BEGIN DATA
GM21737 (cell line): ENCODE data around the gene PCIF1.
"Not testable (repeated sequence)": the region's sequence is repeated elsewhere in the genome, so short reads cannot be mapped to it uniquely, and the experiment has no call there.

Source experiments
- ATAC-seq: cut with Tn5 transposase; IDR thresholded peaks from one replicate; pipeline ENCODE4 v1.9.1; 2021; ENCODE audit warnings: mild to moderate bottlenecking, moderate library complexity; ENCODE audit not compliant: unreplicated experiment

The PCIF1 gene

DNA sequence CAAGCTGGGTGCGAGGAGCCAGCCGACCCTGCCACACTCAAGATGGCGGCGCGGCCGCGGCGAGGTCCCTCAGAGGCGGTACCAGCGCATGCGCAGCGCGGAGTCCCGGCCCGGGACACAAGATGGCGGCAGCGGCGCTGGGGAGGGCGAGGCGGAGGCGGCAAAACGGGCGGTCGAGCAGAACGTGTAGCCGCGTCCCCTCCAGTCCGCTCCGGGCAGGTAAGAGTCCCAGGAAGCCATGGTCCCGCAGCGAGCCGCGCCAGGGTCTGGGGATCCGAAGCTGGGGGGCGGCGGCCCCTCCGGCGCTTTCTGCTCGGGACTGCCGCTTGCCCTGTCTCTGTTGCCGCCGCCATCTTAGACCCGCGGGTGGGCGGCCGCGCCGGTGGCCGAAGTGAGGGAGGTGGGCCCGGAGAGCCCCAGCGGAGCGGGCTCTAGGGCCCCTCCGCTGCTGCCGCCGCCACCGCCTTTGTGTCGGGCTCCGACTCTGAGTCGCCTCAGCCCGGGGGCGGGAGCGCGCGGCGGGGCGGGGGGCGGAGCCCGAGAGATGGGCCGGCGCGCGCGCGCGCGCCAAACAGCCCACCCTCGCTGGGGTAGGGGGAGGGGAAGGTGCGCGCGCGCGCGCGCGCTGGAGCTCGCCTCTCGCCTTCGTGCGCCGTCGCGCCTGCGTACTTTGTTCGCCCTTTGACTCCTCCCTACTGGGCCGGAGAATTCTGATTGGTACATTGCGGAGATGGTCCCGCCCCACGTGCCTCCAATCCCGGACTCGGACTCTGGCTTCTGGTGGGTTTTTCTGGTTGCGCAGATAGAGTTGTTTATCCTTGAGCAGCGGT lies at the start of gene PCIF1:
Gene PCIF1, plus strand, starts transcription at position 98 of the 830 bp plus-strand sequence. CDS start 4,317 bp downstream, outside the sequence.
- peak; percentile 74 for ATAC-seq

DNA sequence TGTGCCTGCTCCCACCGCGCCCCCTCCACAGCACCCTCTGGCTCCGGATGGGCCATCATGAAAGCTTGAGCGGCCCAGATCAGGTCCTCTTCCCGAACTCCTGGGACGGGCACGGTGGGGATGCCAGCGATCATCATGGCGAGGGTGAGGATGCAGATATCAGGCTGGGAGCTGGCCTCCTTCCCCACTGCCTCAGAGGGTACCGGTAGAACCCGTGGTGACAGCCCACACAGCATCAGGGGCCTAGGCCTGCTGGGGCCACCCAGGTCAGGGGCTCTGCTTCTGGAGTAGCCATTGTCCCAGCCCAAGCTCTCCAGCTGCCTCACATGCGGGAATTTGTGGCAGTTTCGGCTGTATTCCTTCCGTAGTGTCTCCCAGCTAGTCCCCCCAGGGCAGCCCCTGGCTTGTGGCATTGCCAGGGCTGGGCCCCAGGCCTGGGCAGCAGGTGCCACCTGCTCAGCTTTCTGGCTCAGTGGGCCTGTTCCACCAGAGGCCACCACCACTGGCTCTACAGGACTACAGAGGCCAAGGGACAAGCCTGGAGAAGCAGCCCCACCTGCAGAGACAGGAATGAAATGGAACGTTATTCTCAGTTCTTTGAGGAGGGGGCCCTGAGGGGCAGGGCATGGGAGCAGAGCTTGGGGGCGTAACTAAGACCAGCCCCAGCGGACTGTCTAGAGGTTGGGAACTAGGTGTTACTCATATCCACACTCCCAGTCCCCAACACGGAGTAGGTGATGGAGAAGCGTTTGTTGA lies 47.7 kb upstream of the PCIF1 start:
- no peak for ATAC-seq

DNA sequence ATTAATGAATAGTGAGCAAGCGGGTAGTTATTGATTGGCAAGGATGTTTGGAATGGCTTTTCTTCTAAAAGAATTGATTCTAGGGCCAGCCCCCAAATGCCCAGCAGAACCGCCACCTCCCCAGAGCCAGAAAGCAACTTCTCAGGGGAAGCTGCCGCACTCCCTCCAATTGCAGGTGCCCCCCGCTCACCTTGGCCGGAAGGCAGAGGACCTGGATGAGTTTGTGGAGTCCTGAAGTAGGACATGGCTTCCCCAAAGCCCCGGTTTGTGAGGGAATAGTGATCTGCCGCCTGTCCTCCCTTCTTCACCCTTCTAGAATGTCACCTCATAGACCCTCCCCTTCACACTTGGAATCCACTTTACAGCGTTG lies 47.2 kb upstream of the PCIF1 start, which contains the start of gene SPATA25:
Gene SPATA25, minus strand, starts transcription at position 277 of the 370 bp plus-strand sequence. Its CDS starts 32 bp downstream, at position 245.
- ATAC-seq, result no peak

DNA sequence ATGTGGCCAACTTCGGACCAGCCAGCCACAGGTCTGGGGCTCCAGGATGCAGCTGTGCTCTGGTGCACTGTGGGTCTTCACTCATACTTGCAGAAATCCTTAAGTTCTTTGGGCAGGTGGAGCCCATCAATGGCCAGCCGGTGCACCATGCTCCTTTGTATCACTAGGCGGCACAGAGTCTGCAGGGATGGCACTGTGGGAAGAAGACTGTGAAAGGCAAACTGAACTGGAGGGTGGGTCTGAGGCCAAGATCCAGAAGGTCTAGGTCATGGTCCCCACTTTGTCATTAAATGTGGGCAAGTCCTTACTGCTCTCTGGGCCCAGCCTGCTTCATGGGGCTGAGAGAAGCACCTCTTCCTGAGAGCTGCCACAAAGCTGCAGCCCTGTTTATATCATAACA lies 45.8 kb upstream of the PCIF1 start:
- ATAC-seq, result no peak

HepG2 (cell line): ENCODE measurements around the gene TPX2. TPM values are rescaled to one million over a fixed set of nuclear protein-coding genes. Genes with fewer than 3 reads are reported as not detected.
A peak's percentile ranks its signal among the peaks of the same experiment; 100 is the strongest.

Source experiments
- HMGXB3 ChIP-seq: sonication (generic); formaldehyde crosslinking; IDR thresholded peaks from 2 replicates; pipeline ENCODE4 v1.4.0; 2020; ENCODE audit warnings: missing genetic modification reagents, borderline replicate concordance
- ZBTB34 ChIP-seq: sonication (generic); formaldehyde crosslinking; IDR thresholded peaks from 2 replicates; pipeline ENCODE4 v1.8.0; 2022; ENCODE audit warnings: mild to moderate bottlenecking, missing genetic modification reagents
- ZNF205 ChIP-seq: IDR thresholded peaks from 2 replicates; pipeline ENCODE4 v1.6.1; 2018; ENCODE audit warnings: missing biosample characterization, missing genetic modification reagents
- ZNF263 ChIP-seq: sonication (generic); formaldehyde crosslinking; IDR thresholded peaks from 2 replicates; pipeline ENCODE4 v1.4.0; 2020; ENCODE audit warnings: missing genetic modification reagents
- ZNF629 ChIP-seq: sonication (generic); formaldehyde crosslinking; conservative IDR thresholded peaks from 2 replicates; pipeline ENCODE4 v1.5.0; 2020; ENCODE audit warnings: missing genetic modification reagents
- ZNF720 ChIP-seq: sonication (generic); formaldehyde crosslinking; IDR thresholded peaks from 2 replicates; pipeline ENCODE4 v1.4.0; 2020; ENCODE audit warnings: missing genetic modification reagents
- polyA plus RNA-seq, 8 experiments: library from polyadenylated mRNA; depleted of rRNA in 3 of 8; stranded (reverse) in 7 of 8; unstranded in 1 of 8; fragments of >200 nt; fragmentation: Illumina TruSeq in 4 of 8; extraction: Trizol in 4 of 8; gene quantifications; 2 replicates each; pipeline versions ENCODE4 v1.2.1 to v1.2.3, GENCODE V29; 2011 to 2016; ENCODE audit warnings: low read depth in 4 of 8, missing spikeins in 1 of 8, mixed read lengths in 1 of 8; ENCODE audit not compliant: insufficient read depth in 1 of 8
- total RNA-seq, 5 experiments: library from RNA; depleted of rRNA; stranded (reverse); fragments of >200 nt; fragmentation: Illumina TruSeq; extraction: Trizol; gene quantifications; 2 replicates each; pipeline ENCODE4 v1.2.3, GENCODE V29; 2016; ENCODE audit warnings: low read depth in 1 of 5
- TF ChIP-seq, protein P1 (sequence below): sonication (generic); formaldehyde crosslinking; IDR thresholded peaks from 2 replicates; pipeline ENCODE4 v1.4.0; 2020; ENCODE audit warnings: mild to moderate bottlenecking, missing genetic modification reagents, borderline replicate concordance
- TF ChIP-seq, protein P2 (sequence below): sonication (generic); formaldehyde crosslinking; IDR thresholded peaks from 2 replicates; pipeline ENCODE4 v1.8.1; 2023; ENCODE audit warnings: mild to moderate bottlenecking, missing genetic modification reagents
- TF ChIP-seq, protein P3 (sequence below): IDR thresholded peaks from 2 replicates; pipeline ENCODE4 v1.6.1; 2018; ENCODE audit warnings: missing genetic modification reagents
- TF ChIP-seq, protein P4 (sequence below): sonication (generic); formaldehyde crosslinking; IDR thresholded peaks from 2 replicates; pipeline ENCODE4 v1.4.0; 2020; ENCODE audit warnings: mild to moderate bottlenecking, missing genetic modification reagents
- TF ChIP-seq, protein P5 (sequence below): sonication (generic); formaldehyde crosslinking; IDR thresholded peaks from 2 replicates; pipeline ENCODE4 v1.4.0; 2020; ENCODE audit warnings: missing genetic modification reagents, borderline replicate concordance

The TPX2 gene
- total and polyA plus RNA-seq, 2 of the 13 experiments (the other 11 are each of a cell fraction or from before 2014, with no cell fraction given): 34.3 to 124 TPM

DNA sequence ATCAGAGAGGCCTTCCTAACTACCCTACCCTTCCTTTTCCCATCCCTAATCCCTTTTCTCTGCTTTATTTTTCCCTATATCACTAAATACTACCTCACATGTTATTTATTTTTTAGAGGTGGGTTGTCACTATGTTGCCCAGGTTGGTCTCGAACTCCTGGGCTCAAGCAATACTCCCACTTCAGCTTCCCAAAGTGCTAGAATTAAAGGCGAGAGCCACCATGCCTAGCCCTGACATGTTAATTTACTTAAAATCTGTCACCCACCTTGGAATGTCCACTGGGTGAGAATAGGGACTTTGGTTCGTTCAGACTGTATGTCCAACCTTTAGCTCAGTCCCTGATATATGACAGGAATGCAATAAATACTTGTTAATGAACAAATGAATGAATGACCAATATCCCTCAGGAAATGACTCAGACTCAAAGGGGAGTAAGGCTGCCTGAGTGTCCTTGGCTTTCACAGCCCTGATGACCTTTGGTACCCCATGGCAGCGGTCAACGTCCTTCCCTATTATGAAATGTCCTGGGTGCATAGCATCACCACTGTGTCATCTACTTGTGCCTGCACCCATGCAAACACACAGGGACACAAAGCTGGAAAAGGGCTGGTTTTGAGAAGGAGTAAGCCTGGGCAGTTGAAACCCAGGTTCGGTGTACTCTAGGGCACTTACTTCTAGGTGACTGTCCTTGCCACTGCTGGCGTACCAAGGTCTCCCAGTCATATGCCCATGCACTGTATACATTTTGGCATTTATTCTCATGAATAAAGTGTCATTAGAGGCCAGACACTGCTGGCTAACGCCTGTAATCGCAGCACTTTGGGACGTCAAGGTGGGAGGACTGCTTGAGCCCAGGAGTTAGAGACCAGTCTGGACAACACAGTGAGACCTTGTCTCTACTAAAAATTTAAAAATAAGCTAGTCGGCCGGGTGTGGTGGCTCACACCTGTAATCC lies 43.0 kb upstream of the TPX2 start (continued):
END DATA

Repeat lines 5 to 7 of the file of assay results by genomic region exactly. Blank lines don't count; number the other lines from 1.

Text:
The PCIF1 gene

DNA sequence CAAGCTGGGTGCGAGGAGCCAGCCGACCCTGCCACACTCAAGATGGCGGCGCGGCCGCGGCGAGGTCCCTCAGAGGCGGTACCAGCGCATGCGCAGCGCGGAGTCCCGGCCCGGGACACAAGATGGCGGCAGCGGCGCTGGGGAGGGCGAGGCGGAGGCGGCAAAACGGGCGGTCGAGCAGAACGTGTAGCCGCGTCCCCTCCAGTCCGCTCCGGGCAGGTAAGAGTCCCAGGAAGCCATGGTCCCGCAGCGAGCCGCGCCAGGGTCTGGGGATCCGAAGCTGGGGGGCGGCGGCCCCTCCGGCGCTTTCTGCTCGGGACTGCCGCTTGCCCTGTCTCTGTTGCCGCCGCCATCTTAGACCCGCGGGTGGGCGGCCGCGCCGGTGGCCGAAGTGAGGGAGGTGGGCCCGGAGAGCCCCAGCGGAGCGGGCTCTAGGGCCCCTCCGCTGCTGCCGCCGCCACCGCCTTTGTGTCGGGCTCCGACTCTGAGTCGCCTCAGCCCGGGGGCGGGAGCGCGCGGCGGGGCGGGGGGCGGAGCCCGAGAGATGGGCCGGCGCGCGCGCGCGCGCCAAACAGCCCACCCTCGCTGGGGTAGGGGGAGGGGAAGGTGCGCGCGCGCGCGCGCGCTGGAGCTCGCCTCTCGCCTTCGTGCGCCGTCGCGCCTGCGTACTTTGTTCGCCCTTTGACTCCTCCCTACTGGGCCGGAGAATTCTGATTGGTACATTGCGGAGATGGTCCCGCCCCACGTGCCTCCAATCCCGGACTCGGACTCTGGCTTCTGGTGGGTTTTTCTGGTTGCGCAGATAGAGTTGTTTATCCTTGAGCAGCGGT lies at the start of gene PCIF1:
Gene PCIF1, plus strand, starts transcription at position 98 of the 830 bp plus-strand sequence. CDS start 4,317 bp downstream, outside the sequence.